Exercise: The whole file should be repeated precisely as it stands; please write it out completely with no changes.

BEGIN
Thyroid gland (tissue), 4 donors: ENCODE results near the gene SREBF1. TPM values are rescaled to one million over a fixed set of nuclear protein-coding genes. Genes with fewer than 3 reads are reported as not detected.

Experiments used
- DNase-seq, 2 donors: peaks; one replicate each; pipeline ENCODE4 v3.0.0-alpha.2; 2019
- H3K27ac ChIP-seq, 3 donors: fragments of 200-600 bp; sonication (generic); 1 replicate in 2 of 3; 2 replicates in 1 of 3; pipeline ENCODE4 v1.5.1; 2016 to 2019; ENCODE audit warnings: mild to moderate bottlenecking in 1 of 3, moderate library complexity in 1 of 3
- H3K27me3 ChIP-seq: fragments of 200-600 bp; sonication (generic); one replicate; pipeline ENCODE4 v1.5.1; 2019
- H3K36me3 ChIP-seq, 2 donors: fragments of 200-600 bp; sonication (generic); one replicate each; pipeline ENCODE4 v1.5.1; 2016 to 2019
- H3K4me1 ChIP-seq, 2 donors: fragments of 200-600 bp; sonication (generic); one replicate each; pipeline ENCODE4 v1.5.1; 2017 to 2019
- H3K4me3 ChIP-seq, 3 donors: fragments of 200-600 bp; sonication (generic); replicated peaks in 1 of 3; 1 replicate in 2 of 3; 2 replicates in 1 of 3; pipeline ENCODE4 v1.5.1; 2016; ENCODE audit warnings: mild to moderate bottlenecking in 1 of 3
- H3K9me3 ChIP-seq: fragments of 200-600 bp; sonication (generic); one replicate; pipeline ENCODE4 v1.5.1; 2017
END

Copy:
Thyroid gland (tissue), 4 donors: ENCODE results near the gene SREBF1. TPM values are rescaled to one million over a fixed set of nuclear protein-coding genes. Genes with fewer than 3 reads are reported as not detected.

Experiments used
- DNase-seq, 2 donors: peaks; one replicate each; pipeline ENCODE4 v3.0.0-alpha.2; 2019
- H3K27ac ChIP-seq, 3 donors: fragments of 200-600 bp; sonication (generic); 1 replicate in 2 of 3; 2 replicates in 1 of 3; pipeline ENCODE4 v1.5.1; 2016 to 2019; ENCODE audit warnings: mild to moderate bottlenecking in 1 of 3, moderate library complexity in 1 of 3
- H3K27me3 ChIP-seq: fragments of 200-600 bp; sonication (generic); one replicate; pipeline ENCODE4 v1.5.1; 2019
- H3K36me3 ChIP-seq, 2 donors: fragments of 200-600 bp; sonication (generic); one replicate each; pipeline ENCODE4 v1.5.1; 2016 to 2019
- H3K4me1 ChIP-seq, 2 donors: fragments of 200-600 bp; sonication (generic); one replicate each; pipeline ENCODE4 v1.5.1; 2017 to 2019
- H3K4me3 ChIP-seq, 3 donors: fragments of 200-600 bp; sonication (generic); replicated peaks in 1 of 3; 1 replicate in 2 of 3; 2 replicates in 1 of 3; pipeline ENCODE4 v1.5.1; 2016; ENCODE audit warnings: mild to moderate bottlenecking in 1 of 3
- H3K9me3 ChIP-seq: fragments of 200-600 bp; sonication (generic); one replicate; pipeline ENCODE4 v1.5.1; 2017